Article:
David Cronenberg appears on the list of 101 Horror Movies with this disturbing little film which he wrote and directed. There are a lot of familiar Cronenbery traits including the concept of body horror, and a score by talented Canadian composer Howard Shore (The Lord of the Rings).
Art Hindle plays Frank Carveth, a father who is worried that his daughter Candace (Cindy Hinds) may be being abused by her mother Nola (Samantha Eggar) while she is under the care of Doctor Hal Raglan (Oliver Reed).
Raglan is fascinated by the concept of psychoplasmics, which sees his subjects expressing their rage causing physiological changes in their bodies. He presents himself to his subjects as their father, their mother, their child, their lover, anything that will allow him to push them further, asking them questions, pushing, probing driving them through their rage, and eventually causing changes in their bodies. Troubling, life-threatening changes.
These things assault and kill Nola’s mother, her father even one of Candace’s teachers that Nola believes is having an affair with Frank.
When the brood, at Nola’s unconscious bidding seizes Candace from her classroom, Frank has to go out to the secluded institute and try and save his daughter.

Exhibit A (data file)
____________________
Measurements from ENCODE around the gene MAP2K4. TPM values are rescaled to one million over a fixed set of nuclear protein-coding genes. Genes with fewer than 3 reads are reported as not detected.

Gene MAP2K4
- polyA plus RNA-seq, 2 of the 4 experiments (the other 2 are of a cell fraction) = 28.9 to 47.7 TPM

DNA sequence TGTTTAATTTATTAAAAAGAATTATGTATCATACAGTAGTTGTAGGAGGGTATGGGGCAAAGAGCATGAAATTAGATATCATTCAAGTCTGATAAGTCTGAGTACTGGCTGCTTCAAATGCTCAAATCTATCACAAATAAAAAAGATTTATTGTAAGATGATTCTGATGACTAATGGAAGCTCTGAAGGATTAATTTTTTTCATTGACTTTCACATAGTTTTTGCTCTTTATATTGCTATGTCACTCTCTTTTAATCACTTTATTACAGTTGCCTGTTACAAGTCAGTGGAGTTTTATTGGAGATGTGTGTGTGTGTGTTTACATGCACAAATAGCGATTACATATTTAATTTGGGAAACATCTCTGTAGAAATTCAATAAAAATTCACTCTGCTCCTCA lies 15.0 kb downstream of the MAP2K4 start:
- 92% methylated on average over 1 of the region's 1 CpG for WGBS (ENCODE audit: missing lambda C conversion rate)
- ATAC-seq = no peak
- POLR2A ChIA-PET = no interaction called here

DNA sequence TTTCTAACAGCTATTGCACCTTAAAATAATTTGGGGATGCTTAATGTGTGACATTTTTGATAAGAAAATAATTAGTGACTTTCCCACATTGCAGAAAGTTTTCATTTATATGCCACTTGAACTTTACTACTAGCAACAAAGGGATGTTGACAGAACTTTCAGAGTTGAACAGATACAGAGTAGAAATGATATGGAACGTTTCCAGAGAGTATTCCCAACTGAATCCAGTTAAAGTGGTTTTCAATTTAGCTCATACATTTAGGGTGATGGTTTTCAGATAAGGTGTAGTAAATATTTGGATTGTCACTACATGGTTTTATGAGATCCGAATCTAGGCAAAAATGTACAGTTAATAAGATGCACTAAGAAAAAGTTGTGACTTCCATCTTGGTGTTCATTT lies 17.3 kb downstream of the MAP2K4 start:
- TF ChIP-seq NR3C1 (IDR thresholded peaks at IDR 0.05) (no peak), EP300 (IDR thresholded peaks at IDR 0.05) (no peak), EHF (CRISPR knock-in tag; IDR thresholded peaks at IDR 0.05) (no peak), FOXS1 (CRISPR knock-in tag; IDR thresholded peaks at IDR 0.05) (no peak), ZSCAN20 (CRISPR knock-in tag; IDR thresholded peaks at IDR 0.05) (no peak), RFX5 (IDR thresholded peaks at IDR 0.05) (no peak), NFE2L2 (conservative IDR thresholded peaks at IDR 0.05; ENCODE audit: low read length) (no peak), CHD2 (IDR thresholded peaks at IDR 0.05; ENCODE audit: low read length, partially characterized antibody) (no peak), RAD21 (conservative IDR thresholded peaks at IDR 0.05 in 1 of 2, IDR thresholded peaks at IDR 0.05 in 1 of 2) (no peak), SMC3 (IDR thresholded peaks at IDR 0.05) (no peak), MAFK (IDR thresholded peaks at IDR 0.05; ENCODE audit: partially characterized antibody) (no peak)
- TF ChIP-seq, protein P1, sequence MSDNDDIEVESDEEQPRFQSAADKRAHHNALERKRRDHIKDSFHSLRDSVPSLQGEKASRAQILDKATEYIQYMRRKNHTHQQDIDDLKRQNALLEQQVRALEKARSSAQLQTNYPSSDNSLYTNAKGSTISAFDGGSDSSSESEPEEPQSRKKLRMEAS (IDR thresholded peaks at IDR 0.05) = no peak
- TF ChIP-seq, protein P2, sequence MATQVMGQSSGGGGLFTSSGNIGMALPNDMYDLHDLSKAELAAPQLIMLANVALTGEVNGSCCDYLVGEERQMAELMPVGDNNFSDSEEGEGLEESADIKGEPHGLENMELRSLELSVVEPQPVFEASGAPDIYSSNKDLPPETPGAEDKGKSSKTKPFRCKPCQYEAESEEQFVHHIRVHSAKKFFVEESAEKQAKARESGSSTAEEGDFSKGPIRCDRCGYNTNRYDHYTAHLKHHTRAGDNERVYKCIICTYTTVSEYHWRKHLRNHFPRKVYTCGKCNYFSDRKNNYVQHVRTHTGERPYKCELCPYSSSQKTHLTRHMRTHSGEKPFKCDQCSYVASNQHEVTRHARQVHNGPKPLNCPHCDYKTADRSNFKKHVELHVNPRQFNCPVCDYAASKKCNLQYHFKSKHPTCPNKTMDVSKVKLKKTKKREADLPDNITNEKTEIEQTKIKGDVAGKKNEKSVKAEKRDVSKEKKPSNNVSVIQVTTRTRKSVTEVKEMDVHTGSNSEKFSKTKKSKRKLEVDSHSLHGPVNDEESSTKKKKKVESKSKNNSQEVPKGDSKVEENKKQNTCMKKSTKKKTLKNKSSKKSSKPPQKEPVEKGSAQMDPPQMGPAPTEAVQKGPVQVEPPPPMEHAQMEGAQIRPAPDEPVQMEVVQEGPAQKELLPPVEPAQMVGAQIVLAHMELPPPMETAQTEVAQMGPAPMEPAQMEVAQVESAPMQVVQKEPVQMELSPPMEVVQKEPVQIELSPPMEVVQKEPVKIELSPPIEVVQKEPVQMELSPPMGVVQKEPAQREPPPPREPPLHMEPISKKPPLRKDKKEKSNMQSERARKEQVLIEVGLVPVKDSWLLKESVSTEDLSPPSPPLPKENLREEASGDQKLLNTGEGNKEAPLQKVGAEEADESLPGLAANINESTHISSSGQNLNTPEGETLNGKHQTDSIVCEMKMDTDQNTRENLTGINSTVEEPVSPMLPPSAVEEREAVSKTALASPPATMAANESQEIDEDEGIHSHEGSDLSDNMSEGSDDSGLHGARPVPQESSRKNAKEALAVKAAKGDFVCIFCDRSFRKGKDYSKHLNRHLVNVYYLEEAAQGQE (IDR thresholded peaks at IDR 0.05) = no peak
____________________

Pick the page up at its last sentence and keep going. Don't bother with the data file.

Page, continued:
Frank confronts Nola, while Raglan attempts to rescue Candace from the brood, sacrificing himself to save her her murderous siblings.
It is during his confrontation with Nola that we see the precursor of all the body horror Cronenberg would visit upon us in the years to follow.
Little pustules on Nola’s body, are growing, filling with fluid, and life, connected to her body are disgusting polyps all filled with the Brood. Her rage is creating more and more members for her terrifying family.
The Brood is a dark film, the beatings and murders conducted by these little creatures are brutal, and so much more disturbing because they seem to be children, deformed and vicious, but still children.
Hindle’s Frank is pushed right to the breaking point, doing everything he can to save his daughter, and in the end, the cost is incredibly high, and the final shot of the episode leaves you wondering if it was all for naught.
Set to the stirring strings of Shore’s score, Cronenberg sets the stage for many of his later films, but Nola’s reveal is gonna stay with me for awhile. And I think that is one of the best things about his films, long after the credits roll, there are moments, images, and ideas that stay with you for a long time after.